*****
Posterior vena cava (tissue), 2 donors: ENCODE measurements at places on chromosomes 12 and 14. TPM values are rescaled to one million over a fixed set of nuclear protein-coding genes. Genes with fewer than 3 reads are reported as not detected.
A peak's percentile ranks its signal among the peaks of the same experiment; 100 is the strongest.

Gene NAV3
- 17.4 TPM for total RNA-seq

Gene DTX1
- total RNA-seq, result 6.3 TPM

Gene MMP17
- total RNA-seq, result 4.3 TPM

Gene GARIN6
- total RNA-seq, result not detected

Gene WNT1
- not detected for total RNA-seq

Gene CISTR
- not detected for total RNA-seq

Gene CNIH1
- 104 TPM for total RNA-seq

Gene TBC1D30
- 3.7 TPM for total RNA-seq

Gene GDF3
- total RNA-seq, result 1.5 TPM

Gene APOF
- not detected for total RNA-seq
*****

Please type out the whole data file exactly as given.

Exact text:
Posterior vena cava (tissue), 2 donors: ENCODE measurements at places on chromosomes 12 and 14. TPM values are rescaled to one million over a fixed set of nuclear protein-coding genes. Genes with fewer than 3 reads are reported as not detected.
A peak's percentile ranks its signal among the peaks of the same experiment; 100 is the strongest.

Gene NAV3
- 17.4 TPM for total RNA-seq

Gene DTX1
- total RNA-seq, result 6.3 TPM

Gene MMP17
- total RNA-seq, result 4.3 TPM

Gene GARIN6
- total RNA-seq, result not detected

Gene WNT1
- not detected for total RNA-seq

Gene CISTR
- not detected for total RNA-seq

Gene CNIH1
- 104 TPM for total RNA-seq

Gene TBC1D30
- 3.7 TPM for total RNA-seq

Gene GDF3
- total RNA-seq, result 1.5 TPM

Gene APOF
- not detected for total RNA-seq